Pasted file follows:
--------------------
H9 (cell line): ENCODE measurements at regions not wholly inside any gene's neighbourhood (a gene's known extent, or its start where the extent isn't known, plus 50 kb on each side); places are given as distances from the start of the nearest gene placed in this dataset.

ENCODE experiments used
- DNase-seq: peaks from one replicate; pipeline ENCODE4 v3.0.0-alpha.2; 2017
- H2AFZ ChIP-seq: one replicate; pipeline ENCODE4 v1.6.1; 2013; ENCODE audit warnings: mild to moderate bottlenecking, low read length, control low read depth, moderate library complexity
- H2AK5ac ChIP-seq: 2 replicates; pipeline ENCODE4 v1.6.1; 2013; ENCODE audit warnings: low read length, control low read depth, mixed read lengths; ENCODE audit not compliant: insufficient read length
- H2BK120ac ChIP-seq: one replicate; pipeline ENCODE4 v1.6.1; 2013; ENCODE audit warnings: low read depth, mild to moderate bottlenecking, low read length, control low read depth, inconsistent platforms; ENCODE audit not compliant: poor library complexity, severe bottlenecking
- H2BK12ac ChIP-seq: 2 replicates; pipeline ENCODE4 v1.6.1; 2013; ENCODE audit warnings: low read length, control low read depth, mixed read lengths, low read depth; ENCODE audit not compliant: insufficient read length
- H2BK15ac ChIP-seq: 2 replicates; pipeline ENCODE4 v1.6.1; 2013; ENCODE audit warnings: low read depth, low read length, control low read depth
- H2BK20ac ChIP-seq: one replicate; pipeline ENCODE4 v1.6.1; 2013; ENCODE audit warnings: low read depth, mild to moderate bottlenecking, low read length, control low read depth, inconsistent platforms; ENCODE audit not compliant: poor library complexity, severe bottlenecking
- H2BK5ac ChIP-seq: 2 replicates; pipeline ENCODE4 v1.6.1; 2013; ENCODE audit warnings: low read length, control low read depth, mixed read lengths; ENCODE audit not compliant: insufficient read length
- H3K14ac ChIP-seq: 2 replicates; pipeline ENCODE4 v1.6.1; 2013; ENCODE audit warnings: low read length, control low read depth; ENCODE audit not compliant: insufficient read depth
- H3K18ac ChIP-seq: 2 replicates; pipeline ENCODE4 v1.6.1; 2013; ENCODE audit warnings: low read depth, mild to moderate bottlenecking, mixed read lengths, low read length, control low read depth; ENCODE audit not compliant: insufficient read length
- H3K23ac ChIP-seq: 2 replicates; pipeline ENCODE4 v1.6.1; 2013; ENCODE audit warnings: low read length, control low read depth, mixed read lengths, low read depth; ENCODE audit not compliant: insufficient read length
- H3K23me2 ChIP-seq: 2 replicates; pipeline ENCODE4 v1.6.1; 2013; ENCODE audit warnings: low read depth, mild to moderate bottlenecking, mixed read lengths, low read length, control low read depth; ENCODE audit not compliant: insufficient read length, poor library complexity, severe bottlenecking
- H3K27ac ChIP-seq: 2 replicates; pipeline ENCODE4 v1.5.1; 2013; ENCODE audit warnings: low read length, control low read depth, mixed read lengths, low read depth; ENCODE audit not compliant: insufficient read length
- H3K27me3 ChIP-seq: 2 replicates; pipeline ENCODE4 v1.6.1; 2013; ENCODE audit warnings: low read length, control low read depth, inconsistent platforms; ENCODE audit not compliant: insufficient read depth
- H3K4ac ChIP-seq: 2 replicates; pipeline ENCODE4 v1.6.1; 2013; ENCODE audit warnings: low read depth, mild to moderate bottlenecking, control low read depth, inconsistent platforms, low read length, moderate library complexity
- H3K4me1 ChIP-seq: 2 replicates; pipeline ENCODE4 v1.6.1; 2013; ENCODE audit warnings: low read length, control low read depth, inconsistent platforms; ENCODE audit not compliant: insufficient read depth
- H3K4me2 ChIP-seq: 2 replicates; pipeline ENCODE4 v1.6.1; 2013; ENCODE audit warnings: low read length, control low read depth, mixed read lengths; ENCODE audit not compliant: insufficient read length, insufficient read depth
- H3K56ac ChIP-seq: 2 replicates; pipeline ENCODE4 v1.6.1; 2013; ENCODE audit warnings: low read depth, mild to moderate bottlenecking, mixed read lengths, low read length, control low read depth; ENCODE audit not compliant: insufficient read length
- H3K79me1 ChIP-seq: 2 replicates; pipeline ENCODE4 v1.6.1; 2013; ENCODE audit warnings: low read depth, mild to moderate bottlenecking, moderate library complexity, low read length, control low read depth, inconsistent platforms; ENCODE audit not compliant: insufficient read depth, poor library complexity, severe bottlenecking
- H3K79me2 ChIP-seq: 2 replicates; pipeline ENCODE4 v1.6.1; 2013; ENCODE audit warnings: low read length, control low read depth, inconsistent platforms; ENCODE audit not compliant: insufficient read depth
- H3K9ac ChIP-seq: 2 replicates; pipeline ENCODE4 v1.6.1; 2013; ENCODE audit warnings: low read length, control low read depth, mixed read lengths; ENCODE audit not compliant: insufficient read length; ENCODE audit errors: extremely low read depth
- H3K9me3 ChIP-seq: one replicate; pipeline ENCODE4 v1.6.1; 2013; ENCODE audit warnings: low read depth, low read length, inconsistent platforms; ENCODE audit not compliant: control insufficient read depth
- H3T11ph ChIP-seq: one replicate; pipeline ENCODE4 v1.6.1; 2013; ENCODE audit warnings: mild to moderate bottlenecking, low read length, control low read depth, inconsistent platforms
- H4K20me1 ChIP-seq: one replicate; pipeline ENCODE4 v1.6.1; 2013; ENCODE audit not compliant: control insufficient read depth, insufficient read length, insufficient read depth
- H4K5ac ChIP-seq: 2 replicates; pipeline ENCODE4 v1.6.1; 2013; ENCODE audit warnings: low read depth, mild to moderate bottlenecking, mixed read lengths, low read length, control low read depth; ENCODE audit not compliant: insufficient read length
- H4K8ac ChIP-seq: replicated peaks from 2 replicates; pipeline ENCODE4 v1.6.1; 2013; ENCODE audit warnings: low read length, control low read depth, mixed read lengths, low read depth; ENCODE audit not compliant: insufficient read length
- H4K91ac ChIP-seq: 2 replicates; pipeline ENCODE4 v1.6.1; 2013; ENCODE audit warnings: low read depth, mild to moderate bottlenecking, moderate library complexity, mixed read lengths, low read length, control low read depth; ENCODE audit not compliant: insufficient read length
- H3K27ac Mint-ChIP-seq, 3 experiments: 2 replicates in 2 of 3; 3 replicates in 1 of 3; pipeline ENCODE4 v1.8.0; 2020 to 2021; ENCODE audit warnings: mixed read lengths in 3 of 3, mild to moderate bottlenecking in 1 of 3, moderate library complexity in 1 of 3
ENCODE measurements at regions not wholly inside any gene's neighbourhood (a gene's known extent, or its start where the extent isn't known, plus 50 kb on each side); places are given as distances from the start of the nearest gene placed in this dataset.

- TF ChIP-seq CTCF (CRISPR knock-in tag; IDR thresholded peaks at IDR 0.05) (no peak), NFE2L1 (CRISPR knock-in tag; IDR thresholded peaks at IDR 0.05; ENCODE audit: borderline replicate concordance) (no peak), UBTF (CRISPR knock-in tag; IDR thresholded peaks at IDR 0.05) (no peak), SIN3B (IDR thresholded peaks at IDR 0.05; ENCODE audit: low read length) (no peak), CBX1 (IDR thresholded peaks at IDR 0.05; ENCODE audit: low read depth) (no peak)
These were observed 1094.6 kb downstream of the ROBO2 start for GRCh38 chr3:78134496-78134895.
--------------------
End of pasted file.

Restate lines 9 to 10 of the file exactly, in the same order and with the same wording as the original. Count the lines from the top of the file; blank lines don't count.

- H2BK20ac ChIP-seq: one replicate; pipeline ENCODE4 v1.6.1; 2013; ENCODE audit warnings: low read depth, mild to moderate bottlenecking, low read length, control low read depth, inconsistent platforms; ENCODE audit not compliant: poor library complexity, severe bottlenecking
- H2BK5ac ChIP-seq: 2 replicates; pipeline ENCODE4 v1.6.1; 2013; ENCODE audit warnings: low read length, control low read depth, mixed read lengths; ENCODE audit not compliant: insufficient read length